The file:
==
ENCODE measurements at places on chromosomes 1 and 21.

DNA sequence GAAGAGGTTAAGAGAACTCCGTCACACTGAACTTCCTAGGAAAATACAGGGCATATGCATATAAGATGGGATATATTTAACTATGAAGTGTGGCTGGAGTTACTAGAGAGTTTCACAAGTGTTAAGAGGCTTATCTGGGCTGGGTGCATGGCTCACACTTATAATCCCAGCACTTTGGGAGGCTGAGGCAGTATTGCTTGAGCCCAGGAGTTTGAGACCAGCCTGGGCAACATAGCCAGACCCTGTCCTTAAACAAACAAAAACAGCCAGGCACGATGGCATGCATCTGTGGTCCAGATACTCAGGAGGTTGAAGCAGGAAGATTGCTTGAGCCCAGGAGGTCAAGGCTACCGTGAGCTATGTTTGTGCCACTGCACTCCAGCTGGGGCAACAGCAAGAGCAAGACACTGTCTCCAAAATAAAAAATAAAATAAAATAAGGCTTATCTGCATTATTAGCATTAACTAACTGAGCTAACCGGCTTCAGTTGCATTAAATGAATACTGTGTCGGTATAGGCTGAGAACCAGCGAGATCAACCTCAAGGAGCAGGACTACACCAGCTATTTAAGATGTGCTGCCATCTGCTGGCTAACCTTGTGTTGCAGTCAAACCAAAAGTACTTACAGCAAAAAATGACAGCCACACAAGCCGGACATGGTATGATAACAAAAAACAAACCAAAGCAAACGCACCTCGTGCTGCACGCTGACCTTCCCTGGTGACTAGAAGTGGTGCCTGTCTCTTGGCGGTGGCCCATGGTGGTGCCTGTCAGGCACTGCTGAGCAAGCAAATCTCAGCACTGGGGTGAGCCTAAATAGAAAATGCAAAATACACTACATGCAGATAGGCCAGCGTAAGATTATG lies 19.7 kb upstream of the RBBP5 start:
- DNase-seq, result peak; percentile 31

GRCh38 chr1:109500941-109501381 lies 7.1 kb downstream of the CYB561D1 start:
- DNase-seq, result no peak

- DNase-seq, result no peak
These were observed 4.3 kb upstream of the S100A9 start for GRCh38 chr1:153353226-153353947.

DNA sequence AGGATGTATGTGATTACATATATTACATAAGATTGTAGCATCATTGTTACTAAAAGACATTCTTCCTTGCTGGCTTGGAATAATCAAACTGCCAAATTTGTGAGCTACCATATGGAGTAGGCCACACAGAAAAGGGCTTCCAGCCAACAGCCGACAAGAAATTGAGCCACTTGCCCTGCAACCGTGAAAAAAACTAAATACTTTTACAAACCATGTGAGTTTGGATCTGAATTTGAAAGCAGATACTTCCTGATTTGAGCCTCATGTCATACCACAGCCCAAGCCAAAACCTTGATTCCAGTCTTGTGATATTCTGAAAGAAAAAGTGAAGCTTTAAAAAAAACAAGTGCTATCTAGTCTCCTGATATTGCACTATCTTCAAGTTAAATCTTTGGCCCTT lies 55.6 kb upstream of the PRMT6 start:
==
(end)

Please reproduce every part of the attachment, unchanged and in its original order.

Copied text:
ENCODE measurements at places on chromosomes 1 and 21.

DNA sequence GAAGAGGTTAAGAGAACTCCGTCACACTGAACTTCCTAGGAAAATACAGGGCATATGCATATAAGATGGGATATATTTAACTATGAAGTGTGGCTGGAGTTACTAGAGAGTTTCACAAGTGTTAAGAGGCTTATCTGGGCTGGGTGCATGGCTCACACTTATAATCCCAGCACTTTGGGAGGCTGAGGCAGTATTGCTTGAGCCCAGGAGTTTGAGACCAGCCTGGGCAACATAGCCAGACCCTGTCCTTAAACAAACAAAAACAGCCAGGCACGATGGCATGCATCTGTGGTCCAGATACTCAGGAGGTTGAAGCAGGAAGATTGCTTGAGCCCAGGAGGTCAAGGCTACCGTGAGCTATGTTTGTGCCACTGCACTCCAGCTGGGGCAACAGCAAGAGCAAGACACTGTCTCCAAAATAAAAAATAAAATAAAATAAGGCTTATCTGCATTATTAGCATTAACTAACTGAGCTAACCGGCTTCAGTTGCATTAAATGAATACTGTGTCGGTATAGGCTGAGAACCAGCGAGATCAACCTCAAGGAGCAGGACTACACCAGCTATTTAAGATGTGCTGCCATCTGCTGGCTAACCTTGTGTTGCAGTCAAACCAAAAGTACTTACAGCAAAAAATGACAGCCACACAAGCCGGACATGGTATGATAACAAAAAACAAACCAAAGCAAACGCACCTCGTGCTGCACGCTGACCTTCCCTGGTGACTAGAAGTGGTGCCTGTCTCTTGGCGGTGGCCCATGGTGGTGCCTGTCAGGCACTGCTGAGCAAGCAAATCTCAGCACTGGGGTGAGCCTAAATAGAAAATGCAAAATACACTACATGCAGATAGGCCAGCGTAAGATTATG lies 19.7 kb upstream of the RBBP5 start:
- DNase-seq, result peak; percentile 31

GRCh38 chr1:109500941-109501381 lies 7.1 kb downstream of the CYB561D1 start:
- DNase-seq, result no peak

- DNase-seq, result no peak
These were observed 4.3 kb upstream of the S100A9 start for GRCh38 chr1:153353226-153353947.

DNA sequence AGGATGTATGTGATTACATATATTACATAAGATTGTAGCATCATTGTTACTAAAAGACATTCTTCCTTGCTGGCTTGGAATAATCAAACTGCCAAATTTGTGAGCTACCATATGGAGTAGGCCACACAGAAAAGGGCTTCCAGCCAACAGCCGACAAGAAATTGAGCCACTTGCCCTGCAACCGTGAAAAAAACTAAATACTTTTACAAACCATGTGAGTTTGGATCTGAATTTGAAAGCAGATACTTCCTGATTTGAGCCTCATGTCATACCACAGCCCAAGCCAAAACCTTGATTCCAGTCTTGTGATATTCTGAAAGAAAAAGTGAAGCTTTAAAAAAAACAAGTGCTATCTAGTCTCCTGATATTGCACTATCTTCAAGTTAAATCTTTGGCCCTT lies 55.6 kb upstream of the PRMT6 start: